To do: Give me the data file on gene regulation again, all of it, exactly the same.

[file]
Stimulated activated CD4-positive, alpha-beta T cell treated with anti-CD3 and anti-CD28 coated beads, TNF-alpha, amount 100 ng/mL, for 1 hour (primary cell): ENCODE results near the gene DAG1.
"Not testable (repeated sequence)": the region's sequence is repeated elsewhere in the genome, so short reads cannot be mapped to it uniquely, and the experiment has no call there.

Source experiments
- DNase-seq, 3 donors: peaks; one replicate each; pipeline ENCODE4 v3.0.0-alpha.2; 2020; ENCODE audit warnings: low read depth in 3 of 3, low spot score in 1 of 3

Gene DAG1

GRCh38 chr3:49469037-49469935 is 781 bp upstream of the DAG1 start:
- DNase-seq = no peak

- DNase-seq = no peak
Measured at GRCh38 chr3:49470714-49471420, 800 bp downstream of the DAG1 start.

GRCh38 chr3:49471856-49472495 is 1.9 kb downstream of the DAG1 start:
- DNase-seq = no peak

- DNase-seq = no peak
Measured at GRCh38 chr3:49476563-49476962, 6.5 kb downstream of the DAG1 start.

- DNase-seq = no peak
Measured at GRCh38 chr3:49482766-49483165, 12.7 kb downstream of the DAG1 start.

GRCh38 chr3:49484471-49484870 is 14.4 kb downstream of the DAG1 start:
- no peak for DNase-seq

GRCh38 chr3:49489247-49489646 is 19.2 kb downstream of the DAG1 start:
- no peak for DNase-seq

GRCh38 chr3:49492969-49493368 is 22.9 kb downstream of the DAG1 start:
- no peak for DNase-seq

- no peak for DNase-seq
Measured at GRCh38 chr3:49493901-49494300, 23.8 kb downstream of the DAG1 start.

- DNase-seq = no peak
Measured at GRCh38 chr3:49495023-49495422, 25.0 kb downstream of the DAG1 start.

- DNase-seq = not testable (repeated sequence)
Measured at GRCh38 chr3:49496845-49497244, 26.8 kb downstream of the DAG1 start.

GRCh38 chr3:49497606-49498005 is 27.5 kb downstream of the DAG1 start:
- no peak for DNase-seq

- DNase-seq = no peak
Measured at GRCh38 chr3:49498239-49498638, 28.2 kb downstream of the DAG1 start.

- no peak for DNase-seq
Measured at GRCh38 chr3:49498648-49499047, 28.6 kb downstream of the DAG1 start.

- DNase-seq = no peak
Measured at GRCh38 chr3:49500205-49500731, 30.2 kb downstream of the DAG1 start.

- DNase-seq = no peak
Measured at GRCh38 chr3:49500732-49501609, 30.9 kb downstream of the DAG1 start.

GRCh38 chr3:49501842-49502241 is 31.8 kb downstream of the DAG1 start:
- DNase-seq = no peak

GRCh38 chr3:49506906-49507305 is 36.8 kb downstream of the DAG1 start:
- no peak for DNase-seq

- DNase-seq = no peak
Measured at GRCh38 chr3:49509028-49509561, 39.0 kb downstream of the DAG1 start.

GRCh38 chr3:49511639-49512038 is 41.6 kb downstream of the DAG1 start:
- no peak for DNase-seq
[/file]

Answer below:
Stimulated activated CD4-positive, alpha-beta T cell treated with anti-CD3 and anti-CD28 coated beads, TNF-alpha, amount 100 ng/mL, for 1 hour (primary cell): ENCODE results near the gene DAG1.
"Not testable (repeated sequence)": the region's sequence is repeated elsewhere in the genome, so short reads cannot be mapped to it uniquely, and the experiment has no call there.

Source experiments
- DNase-seq, 3 donors: peaks; one replicate each; pipeline ENCODE4 v3.0.0-alpha.2; 2020; ENCODE audit warnings: low read depth in 3 of 3, low spot score in 1 of 3

Gene DAG1

GRCh38 chr3:49469037-49469935 is 781 bp upstream of the DAG1 start:
- DNase-seq = no peak

- DNase-seq = no peak
Measured at GRCh38 chr3:49470714-49471420, 800 bp downstream of the DAG1 start.

GRCh38 chr3:49471856-49472495 is 1.9 kb downstream of the DAG1 start:
- DNase-seq = no peak

- DNase-seq = no peak
Measured at GRCh38 chr3:49476563-49476962, 6.5 kb downstream of the DAG1 start.

- DNase-seq = no peak
Measured at GRCh38 chr3:49482766-49483165, 12.7 kb downstream of the DAG1 start.

GRCh38 chr3:49484471-49484870 is 14.4 kb downstream of the DAG1 start:
- no peak for DNase-seq

GRCh38 chr3:49489247-49489646 is 19.2 kb downstream of the DAG1 start:
- no peak for DNase-seq

GRCh38 chr3:49492969-49493368 is 22.9 kb downstream of the DAG1 start:
- no peak for DNase-seq

- no peak for DNase-seq
Measured at GRCh38 chr3:49493901-49494300, 23.8 kb downstream of the DAG1 start.

- DNase-seq = no peak
Measured at GRCh38 chr3:49495023-49495422, 25.0 kb downstream of the DAG1 start.

- DNase-seq = not testable (repeated sequence)
Measured at GRCh38 chr3:49496845-49497244, 26.8 kb downstream of the DAG1 start.

GRCh38 chr3:49497606-49498005 is 27.5 kb downstream of the DAG1 start:
- no peak for DNase-seq

- DNase-seq = no peak
Measured at GRCh38 chr3:49498239-49498638, 28.2 kb downstream of the DAG1 start.

- no peak for DNase-seq
Measured at GRCh38 chr3:49498648-49499047, 28.6 kb downstream of the DAG1 start.

- DNase-seq = no peak
Measured at GRCh38 chr3:49500205-49500731, 30.2 kb downstream of the DAG1 start.

- DNase-seq = no peak
Measured at GRCh38 chr3:49500732-49501609, 30.9 kb downstream of the DAG1 start.

GRCh38 chr3:49501842-49502241 is 31.8 kb downstream of the DAG1 start:
- DNase-seq = no peak

GRCh38 chr3:49506906-49507305 is 36.8 kb downstream of the DAG1 start:
- no peak for DNase-seq

- DNase-seq = no peak
Measured at GRCh38 chr3:49509028-49509561, 39.0 kb downstream of the DAG1 start.

GRCh38 chr3:49511639-49512038 is 41.6 kb downstream of the DAG1 start:
- no peak for DNase-seq